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Dealers coping well with new FCA credit regime

FCA compliance supplements graphic

By Debbie Kirlew

Almost 18 months since the Financial Conduct Authority (FCA) took responsibility for consumer credit, dealers largely appear to have taken it in their stride.

Responsibility for all F&I-related compliance at Sytner Group, the UK’s largest prestige automotive retailer, representing 20 brands and employing more than 7,000 people, rests with Karen Wagstaffe, head of group F&I compliance.  Wagstaffe’s approach is very much ‘business as normal’.

“The challenge has always been creating the processes, communicating the changes and training employees to introduce regulated products in a positive manner,” she said.

“Previously, I ran my own compliance company, so for me the entire FCA remit has been straightforward. Additional work came in the form of things like updating all the various processes to meet ongoing rule changes. I have always viewed the legislation positively; the FCA’s remit is to protect the consumer and customer satisfaction is one of our key objectives, so why wouldn’t we strive to achieve the FCA goals? If processes are followed properly then not only does customer satisfaction improve, but so do sales and our metrics bear this out.”

Emily Leigh-Dugmore has been in her role as compliance manager at Volkswagen and Skoda group, Citygate, based in and around the M25, for the past 11 years and while the introduction of additional processes and fine-tuning of existing practices was inevitable, the workload has not changed significantly since the days of the former regulator, the Financial Services Authority.

Directors meet regularly with Leigh-Dugmore to decide on their strategy. “We have prided ourselves on being absolutely thorough for years, so for us, the administrative burden has not increased dramatically,” she said.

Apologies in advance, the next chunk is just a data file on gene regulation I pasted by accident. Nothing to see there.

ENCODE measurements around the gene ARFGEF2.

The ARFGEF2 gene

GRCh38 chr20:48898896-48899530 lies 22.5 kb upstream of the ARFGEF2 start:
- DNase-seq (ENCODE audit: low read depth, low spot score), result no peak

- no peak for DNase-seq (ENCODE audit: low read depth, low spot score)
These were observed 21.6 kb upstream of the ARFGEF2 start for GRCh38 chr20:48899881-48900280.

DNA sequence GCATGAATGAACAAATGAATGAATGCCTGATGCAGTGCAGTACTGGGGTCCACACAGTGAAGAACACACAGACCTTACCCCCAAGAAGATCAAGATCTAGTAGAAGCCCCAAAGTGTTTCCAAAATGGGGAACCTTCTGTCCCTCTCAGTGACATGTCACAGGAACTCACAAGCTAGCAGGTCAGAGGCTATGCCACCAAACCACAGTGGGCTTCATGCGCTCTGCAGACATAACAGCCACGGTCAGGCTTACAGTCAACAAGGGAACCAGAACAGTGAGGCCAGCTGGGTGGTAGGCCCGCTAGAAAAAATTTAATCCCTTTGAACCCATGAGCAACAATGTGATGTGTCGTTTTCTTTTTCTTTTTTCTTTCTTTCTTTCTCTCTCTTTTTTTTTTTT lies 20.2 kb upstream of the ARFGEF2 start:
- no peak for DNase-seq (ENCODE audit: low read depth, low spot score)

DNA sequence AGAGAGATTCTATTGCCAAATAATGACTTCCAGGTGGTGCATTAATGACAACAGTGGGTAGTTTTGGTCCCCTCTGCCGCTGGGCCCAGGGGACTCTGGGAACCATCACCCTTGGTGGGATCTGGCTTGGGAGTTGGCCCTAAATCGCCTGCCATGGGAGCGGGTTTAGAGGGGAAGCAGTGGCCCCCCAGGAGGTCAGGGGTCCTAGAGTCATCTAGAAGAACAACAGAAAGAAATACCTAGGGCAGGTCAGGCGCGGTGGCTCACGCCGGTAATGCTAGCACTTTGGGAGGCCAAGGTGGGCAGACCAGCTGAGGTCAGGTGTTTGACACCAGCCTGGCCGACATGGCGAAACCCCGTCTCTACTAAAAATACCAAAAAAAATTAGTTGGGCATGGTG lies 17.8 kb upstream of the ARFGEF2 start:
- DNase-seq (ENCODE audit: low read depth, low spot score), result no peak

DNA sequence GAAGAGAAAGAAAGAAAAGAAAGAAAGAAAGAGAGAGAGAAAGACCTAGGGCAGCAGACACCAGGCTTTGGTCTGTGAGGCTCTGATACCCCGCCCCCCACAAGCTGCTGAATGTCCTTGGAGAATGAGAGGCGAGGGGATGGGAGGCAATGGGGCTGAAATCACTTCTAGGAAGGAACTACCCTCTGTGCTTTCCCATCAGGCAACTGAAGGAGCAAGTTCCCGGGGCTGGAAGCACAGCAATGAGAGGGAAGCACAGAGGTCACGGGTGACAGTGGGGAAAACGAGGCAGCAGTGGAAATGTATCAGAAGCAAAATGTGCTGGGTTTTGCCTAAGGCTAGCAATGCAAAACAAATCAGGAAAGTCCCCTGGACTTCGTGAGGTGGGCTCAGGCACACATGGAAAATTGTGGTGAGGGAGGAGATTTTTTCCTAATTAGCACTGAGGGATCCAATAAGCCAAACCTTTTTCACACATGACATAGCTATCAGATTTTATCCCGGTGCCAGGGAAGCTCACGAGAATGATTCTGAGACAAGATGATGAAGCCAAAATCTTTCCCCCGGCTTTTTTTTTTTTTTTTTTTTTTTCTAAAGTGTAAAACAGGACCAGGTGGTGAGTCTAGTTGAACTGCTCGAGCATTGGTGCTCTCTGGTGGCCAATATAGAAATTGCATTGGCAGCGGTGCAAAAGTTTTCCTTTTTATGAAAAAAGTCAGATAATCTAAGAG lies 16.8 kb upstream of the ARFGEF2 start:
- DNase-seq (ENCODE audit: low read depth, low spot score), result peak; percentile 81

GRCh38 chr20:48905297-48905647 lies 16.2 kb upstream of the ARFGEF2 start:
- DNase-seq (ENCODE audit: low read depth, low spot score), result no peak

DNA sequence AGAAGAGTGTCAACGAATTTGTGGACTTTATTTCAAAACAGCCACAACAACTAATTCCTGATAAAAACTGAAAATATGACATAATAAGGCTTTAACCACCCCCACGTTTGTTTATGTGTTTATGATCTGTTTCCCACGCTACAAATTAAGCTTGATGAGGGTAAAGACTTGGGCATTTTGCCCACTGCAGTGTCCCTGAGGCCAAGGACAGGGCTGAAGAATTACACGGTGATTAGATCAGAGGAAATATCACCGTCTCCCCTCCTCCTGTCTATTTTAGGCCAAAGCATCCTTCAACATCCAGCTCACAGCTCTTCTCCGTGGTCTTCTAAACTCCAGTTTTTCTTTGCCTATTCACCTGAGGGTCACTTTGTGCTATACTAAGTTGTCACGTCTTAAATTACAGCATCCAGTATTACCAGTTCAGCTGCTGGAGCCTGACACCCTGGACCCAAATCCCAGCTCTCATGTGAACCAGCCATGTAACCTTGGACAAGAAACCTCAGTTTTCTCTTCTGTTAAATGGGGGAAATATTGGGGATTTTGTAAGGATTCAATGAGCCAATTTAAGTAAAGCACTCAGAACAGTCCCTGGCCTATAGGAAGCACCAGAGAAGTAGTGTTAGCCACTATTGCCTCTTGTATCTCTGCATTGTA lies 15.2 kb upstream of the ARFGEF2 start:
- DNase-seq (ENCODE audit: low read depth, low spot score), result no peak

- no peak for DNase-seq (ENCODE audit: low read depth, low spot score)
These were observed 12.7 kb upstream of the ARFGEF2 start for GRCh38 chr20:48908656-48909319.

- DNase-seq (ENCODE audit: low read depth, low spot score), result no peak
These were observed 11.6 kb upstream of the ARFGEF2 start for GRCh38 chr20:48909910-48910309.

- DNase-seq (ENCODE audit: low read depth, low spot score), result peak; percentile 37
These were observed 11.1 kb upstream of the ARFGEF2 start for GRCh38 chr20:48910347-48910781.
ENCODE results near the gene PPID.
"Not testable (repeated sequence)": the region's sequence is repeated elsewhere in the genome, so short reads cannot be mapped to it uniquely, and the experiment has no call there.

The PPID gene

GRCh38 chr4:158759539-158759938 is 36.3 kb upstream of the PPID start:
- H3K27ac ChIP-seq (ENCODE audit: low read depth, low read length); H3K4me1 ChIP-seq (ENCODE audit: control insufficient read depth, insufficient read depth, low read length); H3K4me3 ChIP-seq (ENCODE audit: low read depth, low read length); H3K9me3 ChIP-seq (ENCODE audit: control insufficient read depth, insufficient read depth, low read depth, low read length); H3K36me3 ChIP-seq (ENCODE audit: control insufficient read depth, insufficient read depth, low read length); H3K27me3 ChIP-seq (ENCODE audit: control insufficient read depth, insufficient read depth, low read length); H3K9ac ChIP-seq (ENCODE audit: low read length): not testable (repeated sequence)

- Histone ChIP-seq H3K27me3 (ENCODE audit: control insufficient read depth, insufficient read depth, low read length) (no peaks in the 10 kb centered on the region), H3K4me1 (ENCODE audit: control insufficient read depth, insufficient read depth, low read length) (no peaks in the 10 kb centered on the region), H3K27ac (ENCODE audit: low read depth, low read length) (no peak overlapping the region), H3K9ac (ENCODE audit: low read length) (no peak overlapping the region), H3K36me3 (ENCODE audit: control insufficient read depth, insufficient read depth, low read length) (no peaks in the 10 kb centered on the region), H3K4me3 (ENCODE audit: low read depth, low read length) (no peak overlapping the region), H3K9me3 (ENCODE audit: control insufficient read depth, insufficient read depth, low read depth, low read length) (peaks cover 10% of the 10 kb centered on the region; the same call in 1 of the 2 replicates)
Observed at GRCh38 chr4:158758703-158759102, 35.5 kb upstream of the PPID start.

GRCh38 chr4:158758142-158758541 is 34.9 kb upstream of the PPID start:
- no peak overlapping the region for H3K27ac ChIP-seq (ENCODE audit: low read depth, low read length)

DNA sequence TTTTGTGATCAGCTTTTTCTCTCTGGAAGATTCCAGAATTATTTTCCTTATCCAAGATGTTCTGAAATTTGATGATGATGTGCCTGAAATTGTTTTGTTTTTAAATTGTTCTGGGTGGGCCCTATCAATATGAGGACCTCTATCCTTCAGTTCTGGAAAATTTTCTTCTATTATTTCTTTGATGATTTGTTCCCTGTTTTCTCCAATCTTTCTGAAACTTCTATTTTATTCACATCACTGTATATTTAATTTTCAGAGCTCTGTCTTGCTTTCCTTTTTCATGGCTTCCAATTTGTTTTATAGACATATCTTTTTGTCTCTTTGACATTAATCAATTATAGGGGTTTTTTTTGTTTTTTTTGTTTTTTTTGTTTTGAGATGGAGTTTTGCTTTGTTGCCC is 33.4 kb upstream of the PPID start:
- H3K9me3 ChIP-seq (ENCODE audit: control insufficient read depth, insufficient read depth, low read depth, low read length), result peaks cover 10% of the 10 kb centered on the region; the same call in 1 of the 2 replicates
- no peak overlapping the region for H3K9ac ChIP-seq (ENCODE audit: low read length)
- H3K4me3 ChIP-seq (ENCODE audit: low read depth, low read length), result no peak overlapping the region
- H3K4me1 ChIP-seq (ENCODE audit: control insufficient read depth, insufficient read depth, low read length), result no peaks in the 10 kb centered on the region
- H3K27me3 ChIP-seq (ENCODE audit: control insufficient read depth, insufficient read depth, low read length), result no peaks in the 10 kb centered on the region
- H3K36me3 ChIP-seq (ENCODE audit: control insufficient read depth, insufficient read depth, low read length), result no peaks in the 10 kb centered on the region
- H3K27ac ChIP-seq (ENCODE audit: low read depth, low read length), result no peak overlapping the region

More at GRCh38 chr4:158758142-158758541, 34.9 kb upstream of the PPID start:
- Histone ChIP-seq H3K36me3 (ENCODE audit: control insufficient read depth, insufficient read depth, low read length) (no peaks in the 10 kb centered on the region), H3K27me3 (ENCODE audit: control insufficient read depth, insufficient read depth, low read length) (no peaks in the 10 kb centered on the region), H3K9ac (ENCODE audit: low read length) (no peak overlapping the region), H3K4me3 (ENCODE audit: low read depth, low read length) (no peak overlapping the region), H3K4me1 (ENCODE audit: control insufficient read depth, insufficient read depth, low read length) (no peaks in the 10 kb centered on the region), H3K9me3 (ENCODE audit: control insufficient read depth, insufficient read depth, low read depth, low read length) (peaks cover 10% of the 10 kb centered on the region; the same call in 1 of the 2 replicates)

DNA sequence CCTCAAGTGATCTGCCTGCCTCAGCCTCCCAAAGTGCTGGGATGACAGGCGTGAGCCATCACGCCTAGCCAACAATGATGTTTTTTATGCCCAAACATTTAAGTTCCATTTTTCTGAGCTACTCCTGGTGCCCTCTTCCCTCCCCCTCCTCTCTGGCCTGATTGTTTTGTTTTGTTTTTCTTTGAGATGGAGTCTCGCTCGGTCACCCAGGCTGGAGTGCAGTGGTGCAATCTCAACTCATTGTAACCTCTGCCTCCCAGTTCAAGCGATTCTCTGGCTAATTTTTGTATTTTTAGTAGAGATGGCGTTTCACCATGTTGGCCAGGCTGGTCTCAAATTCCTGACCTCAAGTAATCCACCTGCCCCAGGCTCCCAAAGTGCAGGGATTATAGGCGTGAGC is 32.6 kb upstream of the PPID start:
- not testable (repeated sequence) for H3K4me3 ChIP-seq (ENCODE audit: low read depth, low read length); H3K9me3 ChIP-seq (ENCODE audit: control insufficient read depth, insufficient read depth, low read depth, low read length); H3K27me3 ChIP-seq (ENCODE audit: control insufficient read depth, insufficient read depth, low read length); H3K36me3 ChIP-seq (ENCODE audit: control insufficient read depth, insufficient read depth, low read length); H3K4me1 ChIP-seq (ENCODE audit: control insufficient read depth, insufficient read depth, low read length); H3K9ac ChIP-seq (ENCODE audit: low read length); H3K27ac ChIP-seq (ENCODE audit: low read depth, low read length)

The group’s slot for full authorisation was scheduled for the end of December last year and Leigh-Dugmore ensured they worked well ahead of the deadline. The group did commission the services of a consultant, who made only a few minor suggestions to the group’s processes and documentation.

“Admittedly, we didn’t press the send button until two weeks before the deadline, but by then it was a case of just uploading documents,” she said. “We did spend an entire week doing nothing but the authorisation. Thankfully, our submission went straight through with no queries.”

For Chris Chatfield, Swansway Group’s compliance manager, the fact that the company was already authorised for insurance products meant many of the required procedures were also already in place for consumer credit and the consistency which followed, in some ways, made it even easier.

“It has actually brought all our processes into line and we now have to do the same for everything rather than following different protocols for finance and another set of rules for insurance.

“There was an additional workload because we had to scrutinise our procedures and review all our commission structures. We had to make sure we were treating customers fairly and new compliance systems were put in place for recording demands and needs. However, we now have a system which is consistent across F&I and is much clearer and easier to understand, for both the sales executive and the customer.

“Applying for full authorisation wasn’t as onerous as we thought it would be; it was the supporting documentation such as the compliance manual, monitoring programme and business plan that took the time. However, it made us look at all our processes and that’s good business practice anyway.”

With four sites and seven franchises, Sturgess Motor Group did not apply for full authorisation. Instead it continues with its three-and-a-half-year relationship with Automotive Compliance, which is directly authorised by the FCA. Dealers are able to sell F&I products as an ‘appointed representative’.

“We have not had to shoulder the administrative burden,” said Sturgess’s retail finance manager, Mark Haydon. “The biggest issue has been the change of culture, we are all human and we generally don’t like change.

“Our processes have changed in line with the new regulations. However, the rules have helped give back some control to us. In the past, we all reached the end point, but the steps we followed weren’t necessarily in the same order and were largely determined by the customer. Now, we have to follow the process step-by-step and it is much more stringent.”

The Automotive Compliance procedure is automated and includes a ‘product presenter’, which requires a customer signature on the pad, also creating an audit trail.

“This is the perfect solution for smaller companies like us and has given us added confidence that we are compliant,” said Haydon.



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